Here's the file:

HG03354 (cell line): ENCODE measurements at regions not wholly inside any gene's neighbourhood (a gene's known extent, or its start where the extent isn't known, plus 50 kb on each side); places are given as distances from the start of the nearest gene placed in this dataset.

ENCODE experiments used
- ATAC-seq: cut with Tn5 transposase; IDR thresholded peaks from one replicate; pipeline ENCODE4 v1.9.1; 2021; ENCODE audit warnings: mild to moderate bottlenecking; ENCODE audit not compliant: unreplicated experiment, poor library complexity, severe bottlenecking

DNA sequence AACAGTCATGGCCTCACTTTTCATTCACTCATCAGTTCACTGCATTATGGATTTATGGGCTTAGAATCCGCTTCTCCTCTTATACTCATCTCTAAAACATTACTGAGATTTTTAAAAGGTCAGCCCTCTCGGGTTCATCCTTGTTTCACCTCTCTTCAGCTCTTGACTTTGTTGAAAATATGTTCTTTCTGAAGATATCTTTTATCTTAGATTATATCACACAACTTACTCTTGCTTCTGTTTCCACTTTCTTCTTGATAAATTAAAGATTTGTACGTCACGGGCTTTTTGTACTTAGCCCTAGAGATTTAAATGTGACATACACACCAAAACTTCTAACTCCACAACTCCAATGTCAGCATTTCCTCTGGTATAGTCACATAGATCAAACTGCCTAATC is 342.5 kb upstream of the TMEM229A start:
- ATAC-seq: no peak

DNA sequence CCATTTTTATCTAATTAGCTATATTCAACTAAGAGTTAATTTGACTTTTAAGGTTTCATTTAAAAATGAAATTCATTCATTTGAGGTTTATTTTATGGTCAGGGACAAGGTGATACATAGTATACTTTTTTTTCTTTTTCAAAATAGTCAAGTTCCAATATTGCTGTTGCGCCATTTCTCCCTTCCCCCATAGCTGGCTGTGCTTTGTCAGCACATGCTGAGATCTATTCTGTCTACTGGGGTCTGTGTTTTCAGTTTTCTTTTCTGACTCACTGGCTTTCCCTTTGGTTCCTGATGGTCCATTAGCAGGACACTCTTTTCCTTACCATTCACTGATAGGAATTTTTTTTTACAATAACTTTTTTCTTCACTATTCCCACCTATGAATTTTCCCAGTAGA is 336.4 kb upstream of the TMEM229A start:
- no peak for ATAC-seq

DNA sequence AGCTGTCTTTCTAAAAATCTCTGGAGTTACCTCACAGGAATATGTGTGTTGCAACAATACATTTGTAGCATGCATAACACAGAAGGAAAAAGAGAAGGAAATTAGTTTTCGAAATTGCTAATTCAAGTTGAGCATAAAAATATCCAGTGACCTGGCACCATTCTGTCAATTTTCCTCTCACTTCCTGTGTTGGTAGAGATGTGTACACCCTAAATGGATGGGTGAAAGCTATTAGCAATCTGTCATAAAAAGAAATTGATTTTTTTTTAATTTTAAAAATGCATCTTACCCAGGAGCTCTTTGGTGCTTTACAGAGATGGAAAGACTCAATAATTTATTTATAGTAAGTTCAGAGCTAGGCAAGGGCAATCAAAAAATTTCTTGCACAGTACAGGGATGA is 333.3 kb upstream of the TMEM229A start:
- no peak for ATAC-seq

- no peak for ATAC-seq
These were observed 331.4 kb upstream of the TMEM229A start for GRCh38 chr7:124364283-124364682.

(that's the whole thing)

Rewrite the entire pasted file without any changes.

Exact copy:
HG03354 (cell line): ENCODE measurements at regions not wholly inside any gene's neighbourhood (a gene's known extent, or its start where the extent isn't known, plus 50 kb on each side); places are given as distances from the start of the nearest gene placed in this dataset.

ENCODE experiments used
- ATAC-seq: cut with Tn5 transposase; IDR thresholded peaks from one replicate; pipeline ENCODE4 v1.9.1; 2021; ENCODE audit warnings: mild to moderate bottlenecking; ENCODE audit not compliant: unreplicated experiment, poor library complexity, severe bottlenecking

DNA sequence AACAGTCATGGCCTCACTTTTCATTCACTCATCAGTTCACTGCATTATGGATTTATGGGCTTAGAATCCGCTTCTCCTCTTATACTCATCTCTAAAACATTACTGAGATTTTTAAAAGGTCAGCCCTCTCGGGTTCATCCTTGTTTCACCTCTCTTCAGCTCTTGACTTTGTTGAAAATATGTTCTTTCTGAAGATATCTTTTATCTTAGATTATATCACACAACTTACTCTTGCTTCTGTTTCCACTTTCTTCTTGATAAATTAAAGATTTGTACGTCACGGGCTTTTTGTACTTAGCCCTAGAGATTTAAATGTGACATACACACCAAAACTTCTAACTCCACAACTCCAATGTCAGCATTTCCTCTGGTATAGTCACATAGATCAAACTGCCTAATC is 342.5 kb upstream of the TMEM229A start:
- ATAC-seq: no peak

DNA sequence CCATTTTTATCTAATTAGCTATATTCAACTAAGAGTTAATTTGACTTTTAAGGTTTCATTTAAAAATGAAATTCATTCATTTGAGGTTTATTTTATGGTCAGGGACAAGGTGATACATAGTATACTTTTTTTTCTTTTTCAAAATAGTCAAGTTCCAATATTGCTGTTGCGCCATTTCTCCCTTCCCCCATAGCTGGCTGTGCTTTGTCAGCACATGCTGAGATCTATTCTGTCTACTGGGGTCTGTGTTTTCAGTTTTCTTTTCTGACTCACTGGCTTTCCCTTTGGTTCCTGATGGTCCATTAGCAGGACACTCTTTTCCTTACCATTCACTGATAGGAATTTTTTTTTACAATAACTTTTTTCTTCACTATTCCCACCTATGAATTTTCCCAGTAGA is 336.4 kb upstream of the TMEM229A start:
- no peak for ATAC-seq

DNA sequence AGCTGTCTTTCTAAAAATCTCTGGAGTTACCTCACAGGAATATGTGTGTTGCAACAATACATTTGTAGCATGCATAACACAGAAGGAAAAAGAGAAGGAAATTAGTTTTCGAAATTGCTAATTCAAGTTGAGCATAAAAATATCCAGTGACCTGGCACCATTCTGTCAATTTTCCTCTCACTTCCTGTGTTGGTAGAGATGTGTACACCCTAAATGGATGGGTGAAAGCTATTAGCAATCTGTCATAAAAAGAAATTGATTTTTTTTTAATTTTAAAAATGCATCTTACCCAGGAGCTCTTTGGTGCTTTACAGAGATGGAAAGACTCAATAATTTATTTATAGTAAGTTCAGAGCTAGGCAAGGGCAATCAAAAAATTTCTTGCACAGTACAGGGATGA is 333.3 kb upstream of the TMEM229A start:
- no peak for ATAC-seq

- no peak for ATAC-seq
These were observed 331.4 kb upstream of the TMEM229A start for GRCh38 chr7:124364283-124364682.